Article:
September 15, 2010
Trial gardens show off best of the new plants
The annual trial gardens open house drew both industry and consumers to view what will be on the shelves next year.
Thousands of people driving the 401 west, near Milton, have seen from afar the beauty of the trial gardens on the grounds of Landscape Ontario. For two days in August, both members of the horticultural industry and the public had a chance to see those gardens up close.

Displaying the newest in plant material, the Aug. 20 open house welcomed approximately 80 members of the horticultural industry who took advantage of the opportunity to view the gardens containing some of the latest plants. A co-operative effort among LO, the University of Guelph and the Ontario Parks Association, the open house on Friday saw visitors at the LO home office in Milton, while the afternoon featured the gardens at the University of Guelph.

The following day, members of the public were invited to tour the LO gardens. The event was also part of the Milton Community in Bloom Garden Tour. Over 130 people came out to see the trial gardens on Saturday.

Following opening remarks by LO’s executive director Tony DiGiovanni and trial garden manager Rodger Tschanz of the University of Guelph, attendees were treated to thought-provoking talks from Keith Osborne of Gro-Bark and Jack Legg from Agri-Food Laboratories on the subjects of soil amendments and soil nutrition.  

Tours of the trial gardens followed the speaker program. The LO gardens are split into a number of areas. Calibrachoas, Rieger begonias, New Guinea impatiens, lobelia and coleus were planted adjacent to the LO building. New hostas and other shade-loving perennials and annuals were planted in the boulevard garden at the entrance of the association’s home office property.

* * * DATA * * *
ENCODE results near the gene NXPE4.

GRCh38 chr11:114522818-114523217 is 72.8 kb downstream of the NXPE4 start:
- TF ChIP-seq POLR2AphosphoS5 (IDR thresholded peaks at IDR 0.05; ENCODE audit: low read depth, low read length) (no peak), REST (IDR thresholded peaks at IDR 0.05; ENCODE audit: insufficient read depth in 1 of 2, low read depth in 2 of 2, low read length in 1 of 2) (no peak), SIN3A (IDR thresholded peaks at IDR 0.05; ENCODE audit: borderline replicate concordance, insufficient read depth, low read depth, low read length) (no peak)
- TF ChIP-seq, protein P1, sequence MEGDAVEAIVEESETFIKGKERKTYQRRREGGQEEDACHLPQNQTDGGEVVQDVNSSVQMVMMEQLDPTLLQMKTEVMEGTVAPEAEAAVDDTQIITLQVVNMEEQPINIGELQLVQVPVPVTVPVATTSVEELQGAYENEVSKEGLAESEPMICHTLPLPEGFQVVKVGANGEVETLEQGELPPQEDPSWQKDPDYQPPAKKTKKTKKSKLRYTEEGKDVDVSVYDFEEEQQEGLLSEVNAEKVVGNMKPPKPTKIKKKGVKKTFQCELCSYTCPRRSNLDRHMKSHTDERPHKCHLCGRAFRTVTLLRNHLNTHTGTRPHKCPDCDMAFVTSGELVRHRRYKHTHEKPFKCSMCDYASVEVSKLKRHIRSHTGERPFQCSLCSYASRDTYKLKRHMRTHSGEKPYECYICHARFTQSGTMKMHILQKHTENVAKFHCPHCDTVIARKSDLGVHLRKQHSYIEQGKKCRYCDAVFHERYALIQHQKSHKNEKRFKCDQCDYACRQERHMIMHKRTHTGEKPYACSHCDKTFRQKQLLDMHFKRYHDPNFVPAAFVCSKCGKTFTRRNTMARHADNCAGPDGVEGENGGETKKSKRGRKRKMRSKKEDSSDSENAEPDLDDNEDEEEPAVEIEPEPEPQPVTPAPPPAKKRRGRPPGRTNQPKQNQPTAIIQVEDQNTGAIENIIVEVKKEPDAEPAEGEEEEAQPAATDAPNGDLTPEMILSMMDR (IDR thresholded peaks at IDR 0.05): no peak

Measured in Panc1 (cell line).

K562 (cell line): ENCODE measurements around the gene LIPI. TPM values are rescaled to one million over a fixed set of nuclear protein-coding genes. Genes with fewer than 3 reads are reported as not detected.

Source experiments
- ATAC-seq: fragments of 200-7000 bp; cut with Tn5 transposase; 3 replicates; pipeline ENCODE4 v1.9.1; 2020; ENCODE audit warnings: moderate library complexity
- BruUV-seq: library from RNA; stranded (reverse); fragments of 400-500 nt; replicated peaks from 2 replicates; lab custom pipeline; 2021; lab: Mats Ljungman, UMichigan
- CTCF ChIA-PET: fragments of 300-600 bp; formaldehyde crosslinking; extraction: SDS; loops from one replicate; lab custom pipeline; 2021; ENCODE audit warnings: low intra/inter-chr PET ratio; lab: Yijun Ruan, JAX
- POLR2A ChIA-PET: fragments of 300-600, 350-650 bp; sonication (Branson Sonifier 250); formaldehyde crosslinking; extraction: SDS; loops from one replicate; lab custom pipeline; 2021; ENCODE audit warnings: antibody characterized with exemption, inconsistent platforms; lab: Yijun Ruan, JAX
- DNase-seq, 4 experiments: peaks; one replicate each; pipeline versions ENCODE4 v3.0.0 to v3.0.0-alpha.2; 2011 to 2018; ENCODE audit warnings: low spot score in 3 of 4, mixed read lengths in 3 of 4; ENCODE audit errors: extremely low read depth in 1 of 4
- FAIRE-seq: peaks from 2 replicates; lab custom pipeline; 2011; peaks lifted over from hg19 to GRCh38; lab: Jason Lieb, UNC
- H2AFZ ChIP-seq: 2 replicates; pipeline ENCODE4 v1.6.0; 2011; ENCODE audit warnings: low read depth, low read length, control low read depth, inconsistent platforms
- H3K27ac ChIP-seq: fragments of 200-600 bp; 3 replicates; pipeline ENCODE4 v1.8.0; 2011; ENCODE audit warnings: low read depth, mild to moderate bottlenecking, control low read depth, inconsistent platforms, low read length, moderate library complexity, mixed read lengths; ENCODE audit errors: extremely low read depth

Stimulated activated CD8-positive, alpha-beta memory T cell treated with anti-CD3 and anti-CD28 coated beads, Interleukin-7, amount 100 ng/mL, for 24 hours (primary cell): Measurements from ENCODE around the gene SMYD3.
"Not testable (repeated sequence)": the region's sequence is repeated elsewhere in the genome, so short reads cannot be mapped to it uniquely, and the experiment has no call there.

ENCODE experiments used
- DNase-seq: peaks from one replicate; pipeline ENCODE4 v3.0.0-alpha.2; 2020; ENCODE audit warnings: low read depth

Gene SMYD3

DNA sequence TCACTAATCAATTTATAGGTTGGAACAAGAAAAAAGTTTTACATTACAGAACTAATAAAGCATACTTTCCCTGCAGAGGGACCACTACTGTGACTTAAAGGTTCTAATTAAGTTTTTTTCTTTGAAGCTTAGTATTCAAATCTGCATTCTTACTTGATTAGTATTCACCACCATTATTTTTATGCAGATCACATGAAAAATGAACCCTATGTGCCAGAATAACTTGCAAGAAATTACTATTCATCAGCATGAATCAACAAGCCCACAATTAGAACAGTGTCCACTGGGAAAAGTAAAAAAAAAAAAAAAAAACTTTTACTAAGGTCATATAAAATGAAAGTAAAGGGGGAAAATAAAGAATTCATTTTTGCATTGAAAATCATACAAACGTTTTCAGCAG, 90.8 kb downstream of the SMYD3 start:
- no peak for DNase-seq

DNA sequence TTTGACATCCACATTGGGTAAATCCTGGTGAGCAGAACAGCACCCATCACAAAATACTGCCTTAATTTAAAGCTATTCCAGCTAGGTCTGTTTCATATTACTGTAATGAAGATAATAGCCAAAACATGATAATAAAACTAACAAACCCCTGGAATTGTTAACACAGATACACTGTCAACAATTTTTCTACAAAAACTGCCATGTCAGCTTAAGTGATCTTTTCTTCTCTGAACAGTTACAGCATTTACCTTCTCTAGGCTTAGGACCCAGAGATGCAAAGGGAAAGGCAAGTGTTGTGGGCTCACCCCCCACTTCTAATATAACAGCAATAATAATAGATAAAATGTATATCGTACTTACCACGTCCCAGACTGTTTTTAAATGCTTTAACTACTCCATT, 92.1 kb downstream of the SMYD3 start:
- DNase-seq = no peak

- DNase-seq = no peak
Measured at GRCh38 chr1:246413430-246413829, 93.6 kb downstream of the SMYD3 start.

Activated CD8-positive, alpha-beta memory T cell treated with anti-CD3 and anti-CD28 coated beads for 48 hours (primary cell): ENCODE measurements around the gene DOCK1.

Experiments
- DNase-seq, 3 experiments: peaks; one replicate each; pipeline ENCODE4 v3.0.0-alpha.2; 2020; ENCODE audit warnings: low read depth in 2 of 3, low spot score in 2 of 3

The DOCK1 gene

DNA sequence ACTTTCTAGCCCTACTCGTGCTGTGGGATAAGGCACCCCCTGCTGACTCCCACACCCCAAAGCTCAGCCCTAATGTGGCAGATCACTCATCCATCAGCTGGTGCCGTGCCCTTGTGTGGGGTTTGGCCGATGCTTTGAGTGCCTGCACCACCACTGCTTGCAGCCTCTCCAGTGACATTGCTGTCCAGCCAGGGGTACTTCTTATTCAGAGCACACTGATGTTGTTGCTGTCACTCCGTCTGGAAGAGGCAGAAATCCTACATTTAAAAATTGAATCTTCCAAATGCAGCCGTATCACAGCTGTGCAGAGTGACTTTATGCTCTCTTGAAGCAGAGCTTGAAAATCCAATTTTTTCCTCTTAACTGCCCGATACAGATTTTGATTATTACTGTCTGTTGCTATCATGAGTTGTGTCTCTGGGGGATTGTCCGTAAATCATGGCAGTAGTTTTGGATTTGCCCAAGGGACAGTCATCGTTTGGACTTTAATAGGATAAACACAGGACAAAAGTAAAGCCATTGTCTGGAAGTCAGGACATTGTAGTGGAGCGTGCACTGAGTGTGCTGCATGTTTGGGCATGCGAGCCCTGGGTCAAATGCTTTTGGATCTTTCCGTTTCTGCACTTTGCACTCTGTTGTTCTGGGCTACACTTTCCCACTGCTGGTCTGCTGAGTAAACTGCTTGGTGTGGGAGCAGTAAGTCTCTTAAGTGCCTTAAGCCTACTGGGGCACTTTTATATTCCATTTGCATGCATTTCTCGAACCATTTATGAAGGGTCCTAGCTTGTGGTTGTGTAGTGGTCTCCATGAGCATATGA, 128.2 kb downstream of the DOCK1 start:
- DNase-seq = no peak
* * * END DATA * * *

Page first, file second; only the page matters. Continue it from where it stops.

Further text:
The main trial site, in the big garden between the LO building and the 401, contains examples of perennials planted in 2008, 2009 and 2010, as well as annuals that should be on the shelves of garden centres next year. An area in this garden also has some unusual vegetables.

two men in conversation in front of a large bed pink petunia flowersThe trial sparks trade and public interest at the open house events.
One of the plants that continues to attract attention in the perennial beds, is Rudbeckia maxima — a six-foot tall rudbeckia. In another section of the main trial beds is a large area planted with bedding plants from the Vineland pack trial. These plants were grown and evaluated as greenhouse bedding plants at the Vineland Research and Innovation Centre. Once the greenhouse evaluation was finished, they were planted in the garden and containers at Milton, Guelph and Vineland. A selection of these same plants can also be found on display in a trial area at the Royal Botanical Gardens.  

Proven Winners and Goldsmith Seeds both had display beds at this year’s LO trial. The PW bed highlighted the company’s old standbys, alongside new introductions such as Mercardonia Gold Dust. In contrast, the Goldsmith bed was planted with only nine cultivars, showing their effectiveness in mass planting.

Vegetables for small urban gardens was the theme once again of the trial’s vegetable area. Red Velvet okra showed its potential as both an ornamental and food source. The winter squash, Marina di Chioggia, although not a compact-growing plant, produced mounds of bloom and some very unique looking knobby fruits.

Visitors on both days had the opportunity to vote for their favourite plant. On Friday, the top choice among professionals was the Raspberry Blast petunia. It received seven votes, with the next closest, Sunrise Rose lantana, receiving five votes. The public didn’t agree, voting for Angelonia Angelmist Purple Stripe as the top plant, while Cleome Sparkler was a close second and the unusual coloured Petunia Pretty Much Picasso and Rudbeckia maxima tied for third.  

Special appreciation goes to Keith Osborne of Gro-Bark for his support of this year’s trial garden. He also secured sponsorships for the industry event, gave a talk on soil nutrition and manned the information booth at the public open house.

Thank you to the following companies that ensured the awareness and growth of the industry by donating plant material and supplies for the open house: American Takii, Ball Horticulture, Blooms of Bressingham, Dummen, Floranova, George Sant Greenhouses, Goldsmith Seeds, Jelitto Seeds, Myers Industries Lawn and Garden Group, Ontario Seed Company, PanAmerican Seed, Proven Winners, Seeds of Change, Sun Gro Horticulture, Suntory and Syngenta.

Much appreciation goes to the following companies for sponsorship of the Trial Garden Open House: Gro-Bark (Ontario), A.M.A. Plastics, Goldsmith Seeds, Agri-Food Laboratories, Agrium Advanced Technologies, Fafard et Freres, KAM’s Growers Supply, Landsource Organix, Perlite Canada and Plant Products.